No, this doesn’t mean capitulating to the tyranny of the majority – all the time. But can’t we all agree in some basic principles of our Democracy. Go ahead give it your best shot and voice a strong argument, maybe even a few times. But 40 times? They lost- in the Congress, in the Presidential election (twice) and at the Court. To allege that government workers were not furloughed because of anything the recalcitrant Republicans did is like saying that anti-abortion Congressmen and women who vote against omnibus spending bills which include funding for the Grand Canyon and the NIH, and then say “I didn’t shut down the National Parks”.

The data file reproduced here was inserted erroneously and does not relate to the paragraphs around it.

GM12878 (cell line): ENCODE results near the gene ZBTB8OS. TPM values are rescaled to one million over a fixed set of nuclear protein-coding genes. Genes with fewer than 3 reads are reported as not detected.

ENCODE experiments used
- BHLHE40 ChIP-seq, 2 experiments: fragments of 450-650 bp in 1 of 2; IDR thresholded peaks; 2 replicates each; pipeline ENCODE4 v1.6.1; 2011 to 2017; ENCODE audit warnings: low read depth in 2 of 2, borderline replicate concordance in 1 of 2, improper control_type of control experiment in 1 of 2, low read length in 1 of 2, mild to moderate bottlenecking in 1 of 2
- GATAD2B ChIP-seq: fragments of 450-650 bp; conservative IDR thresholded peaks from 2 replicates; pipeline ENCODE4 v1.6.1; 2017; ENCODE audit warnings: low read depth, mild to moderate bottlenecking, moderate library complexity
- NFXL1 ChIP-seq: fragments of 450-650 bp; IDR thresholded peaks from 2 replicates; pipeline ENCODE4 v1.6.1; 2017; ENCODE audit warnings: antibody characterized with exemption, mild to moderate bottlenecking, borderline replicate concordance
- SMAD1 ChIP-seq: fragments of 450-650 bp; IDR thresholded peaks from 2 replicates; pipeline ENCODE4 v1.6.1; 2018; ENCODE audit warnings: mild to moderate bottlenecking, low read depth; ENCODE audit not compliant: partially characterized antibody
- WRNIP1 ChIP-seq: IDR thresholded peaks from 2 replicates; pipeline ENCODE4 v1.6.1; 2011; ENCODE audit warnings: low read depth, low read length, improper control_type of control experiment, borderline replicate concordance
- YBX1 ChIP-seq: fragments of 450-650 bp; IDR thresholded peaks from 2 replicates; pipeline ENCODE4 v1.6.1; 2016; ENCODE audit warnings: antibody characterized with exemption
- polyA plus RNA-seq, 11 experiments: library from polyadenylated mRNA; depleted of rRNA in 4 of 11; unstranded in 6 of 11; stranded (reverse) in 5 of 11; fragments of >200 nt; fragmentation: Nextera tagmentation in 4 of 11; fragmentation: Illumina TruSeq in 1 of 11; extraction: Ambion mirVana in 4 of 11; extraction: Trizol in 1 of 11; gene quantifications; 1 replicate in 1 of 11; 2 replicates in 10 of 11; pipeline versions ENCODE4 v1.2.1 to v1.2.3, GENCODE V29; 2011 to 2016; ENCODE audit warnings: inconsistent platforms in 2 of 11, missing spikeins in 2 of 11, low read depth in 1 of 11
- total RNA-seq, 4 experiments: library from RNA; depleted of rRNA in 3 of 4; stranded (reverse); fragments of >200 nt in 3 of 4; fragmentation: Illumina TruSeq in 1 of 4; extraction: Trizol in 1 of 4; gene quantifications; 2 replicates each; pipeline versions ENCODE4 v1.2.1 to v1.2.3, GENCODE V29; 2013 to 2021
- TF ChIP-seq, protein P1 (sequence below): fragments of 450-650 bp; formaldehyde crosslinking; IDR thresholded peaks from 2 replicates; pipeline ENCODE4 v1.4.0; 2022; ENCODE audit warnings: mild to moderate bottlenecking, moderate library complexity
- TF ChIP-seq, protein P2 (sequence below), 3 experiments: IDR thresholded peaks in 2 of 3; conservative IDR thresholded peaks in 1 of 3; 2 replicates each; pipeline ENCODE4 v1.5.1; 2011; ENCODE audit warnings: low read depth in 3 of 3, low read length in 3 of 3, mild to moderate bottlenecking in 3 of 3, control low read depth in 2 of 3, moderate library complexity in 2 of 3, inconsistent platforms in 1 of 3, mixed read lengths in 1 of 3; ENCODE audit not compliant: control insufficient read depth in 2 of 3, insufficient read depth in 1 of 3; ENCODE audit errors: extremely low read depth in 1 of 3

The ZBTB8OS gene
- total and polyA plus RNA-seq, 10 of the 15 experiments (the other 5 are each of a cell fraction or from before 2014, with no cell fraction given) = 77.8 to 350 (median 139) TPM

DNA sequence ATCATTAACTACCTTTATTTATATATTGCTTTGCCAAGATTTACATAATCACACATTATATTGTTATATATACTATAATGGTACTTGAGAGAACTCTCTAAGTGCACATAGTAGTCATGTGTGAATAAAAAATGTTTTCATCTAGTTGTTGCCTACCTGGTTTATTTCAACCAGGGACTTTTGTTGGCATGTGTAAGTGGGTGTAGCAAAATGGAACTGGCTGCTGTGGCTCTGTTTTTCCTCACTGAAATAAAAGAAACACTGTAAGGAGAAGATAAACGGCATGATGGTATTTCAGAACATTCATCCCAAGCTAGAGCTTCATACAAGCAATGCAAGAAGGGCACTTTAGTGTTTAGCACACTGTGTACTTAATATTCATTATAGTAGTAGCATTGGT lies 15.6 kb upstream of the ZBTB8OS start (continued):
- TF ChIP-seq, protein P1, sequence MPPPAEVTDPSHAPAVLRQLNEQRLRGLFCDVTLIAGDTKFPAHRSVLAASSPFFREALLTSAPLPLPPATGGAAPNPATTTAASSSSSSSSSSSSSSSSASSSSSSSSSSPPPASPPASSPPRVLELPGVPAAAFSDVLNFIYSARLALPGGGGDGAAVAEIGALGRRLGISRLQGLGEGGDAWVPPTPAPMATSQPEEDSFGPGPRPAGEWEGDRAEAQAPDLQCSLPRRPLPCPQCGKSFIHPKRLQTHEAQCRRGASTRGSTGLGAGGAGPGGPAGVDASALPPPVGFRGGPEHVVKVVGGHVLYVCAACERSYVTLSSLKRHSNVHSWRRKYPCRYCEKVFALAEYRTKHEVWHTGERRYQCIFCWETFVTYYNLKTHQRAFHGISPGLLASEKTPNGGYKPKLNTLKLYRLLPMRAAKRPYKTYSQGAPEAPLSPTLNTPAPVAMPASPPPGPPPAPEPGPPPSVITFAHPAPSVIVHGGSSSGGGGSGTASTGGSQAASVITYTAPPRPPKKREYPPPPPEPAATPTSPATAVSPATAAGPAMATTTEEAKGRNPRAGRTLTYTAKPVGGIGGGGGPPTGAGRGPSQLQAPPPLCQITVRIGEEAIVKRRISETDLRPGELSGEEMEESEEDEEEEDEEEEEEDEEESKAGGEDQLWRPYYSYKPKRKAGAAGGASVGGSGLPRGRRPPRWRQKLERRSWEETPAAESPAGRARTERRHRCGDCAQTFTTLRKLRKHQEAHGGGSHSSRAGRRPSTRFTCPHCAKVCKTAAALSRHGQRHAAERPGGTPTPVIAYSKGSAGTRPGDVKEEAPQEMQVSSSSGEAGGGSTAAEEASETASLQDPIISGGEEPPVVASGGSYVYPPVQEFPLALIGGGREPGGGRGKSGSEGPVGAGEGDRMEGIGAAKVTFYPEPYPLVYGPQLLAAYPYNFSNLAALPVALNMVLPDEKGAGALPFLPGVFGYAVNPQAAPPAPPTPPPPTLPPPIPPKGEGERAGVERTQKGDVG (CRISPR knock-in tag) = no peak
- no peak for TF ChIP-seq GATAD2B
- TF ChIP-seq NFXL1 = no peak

There are those on the (far) right who claim we cannot say who “wants to shut down the government”. Really? Thanks to smart phones and video cameras we actually do know exactly (some) of those who want exactly that. During the campaigns of 2010 there were a number of Tea Party candidates who said exactly that while campaigning. See actual footage of candidates who claimed that if elected they would “shut it down”. http://video.msnbc.msn.com/rachel-maddow/53151808
To disagree, argue and challenge dogma is human and critical not only for our existence but also our progress. What’s happening here however is more often driven by anger and venom, not inquiry and curiosity.
Sure the extremists in Congress don’t like the Affordable Care Act, and their predecessors fought against Medicare, Social Security and the Civil Rights Act too. They also know very well that when this law takes full effect its public support is likely to grow enormously over time and it will be politically impossible to kill later. But that’s not what’s behind this.